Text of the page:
On behalf of all Eastern Oregon University students, faculty, alumni
and staff, I would like to humbly thank this wonderful community for
its support. As we prepare for Eastern’s next president to be named, I
reflect on all this community has helped us accomplish.
Our challenges have been great, and the ways in which La Grande,
Union County and the Eastern Oregon community has responded to assist
us are many.
Financial giving to the EOU Foundation for increased scholarship
opportunities has made a difference in whether some students attended
at all, or were able to stay once admitted and enrolled — thank you...
As we watch the excitement building on television about the 2010
Olympics, hear that inspiring music theme and realize it is only an
eight- or nine-hour drive from La Grande to Vancouver, B.C., isn’t it
fun to envision yourself or your kids getting out on a rink and skating
to cool music or your kids picking up a hockey stick and scrimmaging
Don’t you wish you or your kids could take part in some of the activities you see?
Maybe we have a future Olympian in our town, but without a skating
rink no one would ever know. It’s time to change that and try to build
an ice rink and events center.
Similar to how studies show most accidents occur close to home, the most dangerous part of a 2,700-mile journey is the last 30 miles.
That’s the biggest thing I’ll take from my journey here from Texas, although there are plenty others to choose from.
I have been involved in a citizens group in Baker City that is
concerned about a proposal from Idaho Power to run 500kV electrical
lines from Boardman to Hemingway, Idaho.
Oregon will have 250 of the 298-mile run. Eighty-eight percent of
the project will be on private lands. The proposed routes were
determined by a committee consisting only of Idaho residents. None of
the four Oregon counties affected (Umatilla, Union, Baker and Malheur)
were consulted or will benefit from the additional power.
This promises to be a year filled with good fortune and strength.
How do I know? Well, during January, Dale and I took part in two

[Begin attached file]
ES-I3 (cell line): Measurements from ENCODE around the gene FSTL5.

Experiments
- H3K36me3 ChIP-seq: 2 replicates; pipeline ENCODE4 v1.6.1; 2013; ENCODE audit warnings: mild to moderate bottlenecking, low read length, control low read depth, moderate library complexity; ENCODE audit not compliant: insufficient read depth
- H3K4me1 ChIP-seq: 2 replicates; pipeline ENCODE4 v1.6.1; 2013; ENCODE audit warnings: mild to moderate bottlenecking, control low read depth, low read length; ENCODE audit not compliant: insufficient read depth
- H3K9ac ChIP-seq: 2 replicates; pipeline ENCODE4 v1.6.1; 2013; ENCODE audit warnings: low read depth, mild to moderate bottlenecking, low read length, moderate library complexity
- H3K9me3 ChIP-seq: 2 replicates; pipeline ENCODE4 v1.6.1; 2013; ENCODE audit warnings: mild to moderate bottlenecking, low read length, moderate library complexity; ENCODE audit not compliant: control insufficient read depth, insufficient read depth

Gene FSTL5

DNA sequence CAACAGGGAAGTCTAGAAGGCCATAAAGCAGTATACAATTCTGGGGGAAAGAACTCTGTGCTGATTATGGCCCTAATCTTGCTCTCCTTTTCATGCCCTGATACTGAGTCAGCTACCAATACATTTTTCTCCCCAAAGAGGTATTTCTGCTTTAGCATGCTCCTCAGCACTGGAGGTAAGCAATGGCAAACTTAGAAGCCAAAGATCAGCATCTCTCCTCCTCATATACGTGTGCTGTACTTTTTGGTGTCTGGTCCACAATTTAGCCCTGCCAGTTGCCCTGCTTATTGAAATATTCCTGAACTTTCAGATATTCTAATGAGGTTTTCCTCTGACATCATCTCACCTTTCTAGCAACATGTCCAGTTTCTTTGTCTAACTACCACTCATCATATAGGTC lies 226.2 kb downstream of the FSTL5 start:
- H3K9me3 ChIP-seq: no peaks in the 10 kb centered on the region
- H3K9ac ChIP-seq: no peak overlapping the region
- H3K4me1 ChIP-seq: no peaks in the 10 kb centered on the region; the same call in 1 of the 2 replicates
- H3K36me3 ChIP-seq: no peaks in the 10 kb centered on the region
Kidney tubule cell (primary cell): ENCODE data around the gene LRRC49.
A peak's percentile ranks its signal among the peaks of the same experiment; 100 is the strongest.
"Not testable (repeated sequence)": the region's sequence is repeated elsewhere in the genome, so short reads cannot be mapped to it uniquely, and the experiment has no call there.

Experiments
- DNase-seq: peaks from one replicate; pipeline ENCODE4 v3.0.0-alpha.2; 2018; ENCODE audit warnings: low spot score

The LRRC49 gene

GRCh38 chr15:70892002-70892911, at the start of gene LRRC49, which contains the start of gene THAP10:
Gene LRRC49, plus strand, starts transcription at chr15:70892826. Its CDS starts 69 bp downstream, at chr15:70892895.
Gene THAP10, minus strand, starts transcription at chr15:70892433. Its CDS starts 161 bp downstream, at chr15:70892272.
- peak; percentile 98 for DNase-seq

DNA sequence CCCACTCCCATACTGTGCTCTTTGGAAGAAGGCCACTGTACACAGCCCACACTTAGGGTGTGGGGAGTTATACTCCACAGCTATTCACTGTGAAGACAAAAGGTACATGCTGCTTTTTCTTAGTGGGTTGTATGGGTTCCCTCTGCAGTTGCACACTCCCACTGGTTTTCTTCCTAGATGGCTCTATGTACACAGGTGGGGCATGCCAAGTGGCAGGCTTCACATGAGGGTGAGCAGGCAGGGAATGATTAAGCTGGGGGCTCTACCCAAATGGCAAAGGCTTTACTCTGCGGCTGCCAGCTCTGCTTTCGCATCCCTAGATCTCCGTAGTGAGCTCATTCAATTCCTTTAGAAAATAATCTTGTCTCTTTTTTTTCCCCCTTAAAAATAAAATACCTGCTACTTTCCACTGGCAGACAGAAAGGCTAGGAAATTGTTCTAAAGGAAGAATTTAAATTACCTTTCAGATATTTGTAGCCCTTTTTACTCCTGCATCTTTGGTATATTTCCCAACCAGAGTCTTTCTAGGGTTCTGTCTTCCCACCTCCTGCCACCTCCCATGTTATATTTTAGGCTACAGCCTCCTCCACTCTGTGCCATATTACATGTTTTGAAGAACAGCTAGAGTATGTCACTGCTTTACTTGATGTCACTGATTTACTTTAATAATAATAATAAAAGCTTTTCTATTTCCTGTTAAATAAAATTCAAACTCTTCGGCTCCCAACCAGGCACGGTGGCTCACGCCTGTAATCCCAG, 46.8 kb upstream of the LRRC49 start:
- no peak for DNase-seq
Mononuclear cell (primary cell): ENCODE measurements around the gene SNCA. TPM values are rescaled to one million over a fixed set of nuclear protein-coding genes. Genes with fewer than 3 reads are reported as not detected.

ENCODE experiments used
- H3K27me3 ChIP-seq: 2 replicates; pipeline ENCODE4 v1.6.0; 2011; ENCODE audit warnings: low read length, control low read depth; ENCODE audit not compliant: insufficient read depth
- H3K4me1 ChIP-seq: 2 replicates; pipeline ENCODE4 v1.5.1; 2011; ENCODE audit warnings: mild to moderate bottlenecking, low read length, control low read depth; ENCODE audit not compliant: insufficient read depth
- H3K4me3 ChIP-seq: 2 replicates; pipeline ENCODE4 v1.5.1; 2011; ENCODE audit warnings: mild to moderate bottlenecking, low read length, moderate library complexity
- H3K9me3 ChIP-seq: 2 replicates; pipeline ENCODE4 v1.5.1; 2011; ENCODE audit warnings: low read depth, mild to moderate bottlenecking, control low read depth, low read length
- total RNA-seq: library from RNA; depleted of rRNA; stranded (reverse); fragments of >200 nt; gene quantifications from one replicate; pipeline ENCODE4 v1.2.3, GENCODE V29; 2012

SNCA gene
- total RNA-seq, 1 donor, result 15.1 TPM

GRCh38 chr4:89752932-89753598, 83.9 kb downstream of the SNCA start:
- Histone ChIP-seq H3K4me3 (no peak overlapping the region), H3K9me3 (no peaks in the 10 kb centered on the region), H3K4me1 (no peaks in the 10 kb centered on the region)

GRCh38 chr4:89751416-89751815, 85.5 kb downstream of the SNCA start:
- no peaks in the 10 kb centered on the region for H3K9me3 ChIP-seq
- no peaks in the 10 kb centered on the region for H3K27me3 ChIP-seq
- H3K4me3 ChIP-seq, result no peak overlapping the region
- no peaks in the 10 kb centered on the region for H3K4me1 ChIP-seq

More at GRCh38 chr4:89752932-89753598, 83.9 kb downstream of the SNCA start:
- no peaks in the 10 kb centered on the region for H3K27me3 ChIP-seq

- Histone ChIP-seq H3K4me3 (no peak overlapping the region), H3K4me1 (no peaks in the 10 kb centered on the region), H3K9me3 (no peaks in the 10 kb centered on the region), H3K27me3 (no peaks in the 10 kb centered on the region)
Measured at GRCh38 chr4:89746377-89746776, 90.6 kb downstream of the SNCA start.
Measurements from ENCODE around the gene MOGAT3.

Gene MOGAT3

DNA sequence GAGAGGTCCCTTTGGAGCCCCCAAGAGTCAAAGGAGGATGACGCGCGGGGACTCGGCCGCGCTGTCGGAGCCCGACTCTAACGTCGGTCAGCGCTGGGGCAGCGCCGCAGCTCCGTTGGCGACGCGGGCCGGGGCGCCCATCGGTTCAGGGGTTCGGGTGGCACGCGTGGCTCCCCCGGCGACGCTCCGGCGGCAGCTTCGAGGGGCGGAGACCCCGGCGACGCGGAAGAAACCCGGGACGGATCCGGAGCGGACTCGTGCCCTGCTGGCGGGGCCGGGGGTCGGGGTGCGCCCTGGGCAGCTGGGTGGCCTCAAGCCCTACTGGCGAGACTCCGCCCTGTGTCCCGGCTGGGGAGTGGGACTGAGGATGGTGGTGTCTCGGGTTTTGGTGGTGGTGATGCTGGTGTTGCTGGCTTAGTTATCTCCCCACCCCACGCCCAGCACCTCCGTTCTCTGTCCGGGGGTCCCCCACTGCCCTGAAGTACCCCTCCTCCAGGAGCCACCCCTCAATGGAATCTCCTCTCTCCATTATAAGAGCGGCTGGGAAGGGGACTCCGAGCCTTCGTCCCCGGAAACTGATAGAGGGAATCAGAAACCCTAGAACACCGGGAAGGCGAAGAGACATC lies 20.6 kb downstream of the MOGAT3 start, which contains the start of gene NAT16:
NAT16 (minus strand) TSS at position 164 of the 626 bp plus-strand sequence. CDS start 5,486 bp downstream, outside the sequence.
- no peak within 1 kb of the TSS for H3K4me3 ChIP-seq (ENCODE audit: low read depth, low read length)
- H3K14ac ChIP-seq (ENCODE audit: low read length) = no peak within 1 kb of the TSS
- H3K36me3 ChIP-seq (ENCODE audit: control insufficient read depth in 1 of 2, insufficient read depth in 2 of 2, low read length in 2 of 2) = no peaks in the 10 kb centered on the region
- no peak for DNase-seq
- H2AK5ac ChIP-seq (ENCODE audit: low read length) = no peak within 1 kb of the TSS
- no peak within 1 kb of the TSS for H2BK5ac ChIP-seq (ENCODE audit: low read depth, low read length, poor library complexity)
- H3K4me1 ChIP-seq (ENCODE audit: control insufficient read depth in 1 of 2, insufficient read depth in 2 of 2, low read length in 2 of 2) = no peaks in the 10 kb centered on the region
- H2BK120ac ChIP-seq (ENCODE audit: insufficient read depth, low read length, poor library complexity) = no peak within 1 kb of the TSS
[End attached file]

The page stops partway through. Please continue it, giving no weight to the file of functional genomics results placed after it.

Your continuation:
activities that were supposed to assure us of this. Happily for us they
both included food and friends.
On New Year’s Day we visited the home of friends, Graham and
Barbara, where luck came in a bowl of cornbread and black-eyed peas
smothered with pot liquor (liquid from cooking the beans). This
traditional southern custom is one Barbara and Graham brought to La
Grande when they moved here from Mississippi.
The story of Stone Soup seems a fitting tale for our time of economic
distress. In this old fable, a stranger enters a poor village seeking a
place to sleep for the night and something to eat. The suspicious and
hard-up villagers deny having anything to share until he charms them
into making a wonderful soup for everyone using water, a “special”
stone, and their many small contributions that will “make the soup
taste better.” ...
What a wild and wacky winter it’s been so far!
As The Observer recently pointed out, this past December was colder
than normal and precipitation was higher than normal. And the snow and
cold temperatures didn’t stop with Dec. 31. As the new year rolled in,
we saw temperatures drop to a low of minus-4 on Jan. 4 and snow or rain
fell on four of the first seven days of the New Year.
Through all of that cold and snow, the City of La Grande’s Public
Works Department has persevered. They have logged more than 680 hours
of overtime with 1,900 total man-hours worked. Over this period of
time, Public Works has had 18 employees in the field and six in the
office answering phones and providing support for the field workers.
I want to share an inspiring story of a miracle that meant a lot to our family. This miracle happened while we were visiting family in the area and involved one of your local vets, Marc Omann at the Country Animal Clinic by Wal-Mart in Island City.
My then 8-year-old daughter received a Shih Tzu puppy from my sister who lives in the area. Dr. Marc has been the vet for my sister and brother-in-law’s farm for many years and had given Luke (the puppy) his shots and check-up. So when we were in town during the summer, I called ahead and scheduled to get Luke fixed while we were helping family move.
Even before the outcome of the school bond measure was decided, I
knew our school district and our community would be better for the
As part of our bond communication efforts, we engaged groups and
individuals to a degree that we have not seen in recent years. We
re-established and strengthened the lines of communication between all
of the parties and opened a positive dialogue that will continue
regardless of the results of the school bond measure.
ELGIN — A health district is a municipal corporation. It exists with
the specific purpose of providing some type of health service. Like
other local governments, health districts have legal and ethical
Health districts receive tax revenues based on the voter-approved
permanent rate per $1,000 in assessed property value within the defined
geographic area. Most importantly, a health district is governed by a
publicly elected board. The decisions regarding services and community
accessibility come from local decisions. The board makes and maintains
local control over the clinic.
If having a medical clinic in Elgin is truly important to the
residents, they will have to vote for the district and have it pass.
This will provide a baseline of funding that would be enough to keep
the clinic stable. The other revenue from billing would be enough to
keep someone interested in running the clinic here and the doors open
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